Seven years ago, this morning, I was sitting at the kitchen table with my two children, having breakfast before taking my youngest, Robert, to pre-school. The phone rang. I almost didn't answer it, because we were in a hurry. It was my friend, Marie Schulzinger, from Boulder, Colorado.
"Are you watching TV?" She asked.
"No." I said. Having a love/hate relationship with TV, my set was stored in a closet.
"Well, pull it out." She said. "Two planes have hit the World Trade Centers in New York and they believe that it's a terrorist attack!"
I ran to my closet, pulled out the TV and set it up in the kitchen. Reception was very poor. The picture was grainy. But there they were, the twin towers, like giant smoke stacks, spewing forth huge, black clouds of ash and soot.
Life would never be the same again.
For some reason that morning, I still felt the need to take my son to his pre-school, so the children and I set forth to a nearby bus stop. With my cell phone in hand, I received constant updates from Marie as events unfolded.
Soon I learned that a plane had hit the Pentagon.
I was sitting at the bus-stop on my return trip home when Marie called to say that one of the World Trade Center towers had collapsed.
"What do you mean 'collapsed'?" I demanded. I was sure she meant that a couple floors had collapsed and that in the emotion of the moment she was exaggerating.
"I mean collapsed!" She returned to me. "Elizabeth,... it- is- gone!"
Not many years before, on a trip to New York, I had stood facing the giant window at the top of the NorthTower, looking down at the ground far below me. I felt awe and fear at the enormous height of this building. Now, I wondered what it would be like to be trapped at such height, looking down at the disaster unfolding floors below and unable to escape it.
I felt sick to my stomach.
When I learned that a flight had gone down in a Pennsylvania farm field, I didn't need anyone to tell me that something had happened on that plane to bring it down before it could cause enormous damage elsewhere.
I spent the rest of the day fielding calls from my sister, Jeanie, who was visiting friends in Greece and who was unable to contact her husband, Bill, in Washington, DC. The phone lines were jammed. We didn't know it at the time, but Bill was in an undisclosed location working with U.S. Intelligence. I left messages for him on his cell phone. Later, he called me back as he was driving home to pick up clothes so that he could live at work for an undetermined period of time. While we were talking, he told me that he was driving passed the Pentagon and it was in flames.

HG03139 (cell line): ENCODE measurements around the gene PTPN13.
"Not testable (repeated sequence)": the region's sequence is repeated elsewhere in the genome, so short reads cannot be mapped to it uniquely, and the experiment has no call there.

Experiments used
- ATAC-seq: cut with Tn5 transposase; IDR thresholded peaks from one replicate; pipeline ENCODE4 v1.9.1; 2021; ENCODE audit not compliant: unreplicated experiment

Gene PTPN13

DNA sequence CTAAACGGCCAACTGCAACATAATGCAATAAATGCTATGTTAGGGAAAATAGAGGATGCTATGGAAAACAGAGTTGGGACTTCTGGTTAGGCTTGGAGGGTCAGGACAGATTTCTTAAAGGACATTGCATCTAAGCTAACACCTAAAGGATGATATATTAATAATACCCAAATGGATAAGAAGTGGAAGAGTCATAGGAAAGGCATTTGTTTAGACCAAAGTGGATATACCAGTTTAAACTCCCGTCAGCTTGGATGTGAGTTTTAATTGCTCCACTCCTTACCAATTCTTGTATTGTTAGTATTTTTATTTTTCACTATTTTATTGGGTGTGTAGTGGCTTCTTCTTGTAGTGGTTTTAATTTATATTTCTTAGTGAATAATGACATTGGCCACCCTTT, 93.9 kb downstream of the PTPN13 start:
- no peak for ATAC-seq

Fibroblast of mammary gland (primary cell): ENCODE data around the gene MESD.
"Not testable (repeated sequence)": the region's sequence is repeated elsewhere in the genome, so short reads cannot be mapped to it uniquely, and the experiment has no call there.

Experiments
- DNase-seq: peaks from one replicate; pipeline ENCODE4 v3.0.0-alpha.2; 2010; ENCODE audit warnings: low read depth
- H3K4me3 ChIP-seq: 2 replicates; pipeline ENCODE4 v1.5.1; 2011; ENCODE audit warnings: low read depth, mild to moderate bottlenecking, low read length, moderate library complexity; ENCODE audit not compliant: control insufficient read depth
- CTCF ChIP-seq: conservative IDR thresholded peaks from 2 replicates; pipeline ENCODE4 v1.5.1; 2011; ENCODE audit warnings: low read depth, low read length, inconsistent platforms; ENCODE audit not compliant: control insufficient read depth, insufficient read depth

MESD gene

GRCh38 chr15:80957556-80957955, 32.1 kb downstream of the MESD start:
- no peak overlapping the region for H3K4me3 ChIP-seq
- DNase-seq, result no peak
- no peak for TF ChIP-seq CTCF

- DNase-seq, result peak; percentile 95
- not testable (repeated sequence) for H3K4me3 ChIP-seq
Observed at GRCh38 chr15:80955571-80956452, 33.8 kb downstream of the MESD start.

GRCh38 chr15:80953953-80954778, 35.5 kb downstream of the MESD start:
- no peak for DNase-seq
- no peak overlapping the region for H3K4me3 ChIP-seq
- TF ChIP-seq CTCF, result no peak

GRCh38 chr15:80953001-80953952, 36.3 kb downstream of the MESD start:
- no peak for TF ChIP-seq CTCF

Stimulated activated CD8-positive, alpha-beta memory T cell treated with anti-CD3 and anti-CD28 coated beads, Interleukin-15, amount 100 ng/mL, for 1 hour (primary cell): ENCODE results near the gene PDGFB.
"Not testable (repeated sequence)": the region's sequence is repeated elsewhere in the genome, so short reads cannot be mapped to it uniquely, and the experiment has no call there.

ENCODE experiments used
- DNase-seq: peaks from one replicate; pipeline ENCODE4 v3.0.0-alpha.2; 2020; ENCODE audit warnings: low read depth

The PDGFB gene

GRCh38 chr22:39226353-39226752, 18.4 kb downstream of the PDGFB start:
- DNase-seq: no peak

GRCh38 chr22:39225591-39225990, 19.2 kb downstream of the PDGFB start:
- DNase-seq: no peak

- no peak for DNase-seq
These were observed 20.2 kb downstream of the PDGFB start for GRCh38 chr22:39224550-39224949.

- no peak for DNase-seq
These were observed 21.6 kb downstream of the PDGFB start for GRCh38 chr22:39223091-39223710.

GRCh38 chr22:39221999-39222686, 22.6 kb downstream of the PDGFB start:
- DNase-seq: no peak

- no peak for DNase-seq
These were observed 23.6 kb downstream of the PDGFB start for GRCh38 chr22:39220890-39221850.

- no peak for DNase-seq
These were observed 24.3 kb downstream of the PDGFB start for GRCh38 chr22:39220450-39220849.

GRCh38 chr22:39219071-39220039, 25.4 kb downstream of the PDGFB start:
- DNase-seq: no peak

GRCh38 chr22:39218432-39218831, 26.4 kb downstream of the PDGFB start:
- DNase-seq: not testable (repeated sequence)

The world seemed to have gone completely crazy.
Because of our closed airspace, it took two weeks to get my sister home from Europe.
In the days following the attacks life altered irrevocably. No longer did I feel the safety and security of being part of a vast nation with a strong defense system. I felt vulnerable and all too aware that anything could happen at anytime.
That feeling has never left me.
Two years ago, on another September 11th, while I was visiting the Healing Fields, an enormous annual flag display in Sandy, Utah, where I live, I had a touching experience. As I walked through the rows of flags, each one representing a person who lost their life on that awful day, I saw a young woman standing, flag in hand, gently caressing a name with one of her fingers. I walked over to her and made a comment about how incredible the field was. She looked up at me and said, pointing to a name, "This was my father."
I looked and saw the name "Kevin Smith". She told me that Kevin was attending a conference in New York on 9/11 and, in fact, was at a breakfast meeting in the Windows on the World Restaurant at the top of the North Tower, not far from where I once stood, at the time of the attack. We now know from telephone records that everyone in that Restaurant either jumped or passed out from smoke inhalation.
I asked this young woman, Kevin's daughter, if I could hug her. We embraced like sisters. I offered my condolences to her, told her that I would never forget her father's name, and then left her standing in the field to be alone with her memories.
Today, for Kevin Smith and all the other people who lost their lives on September 11th, I offer a moment of silence, prayers for their families, and a solemn remembrance of a day that changed the lives of every American forever.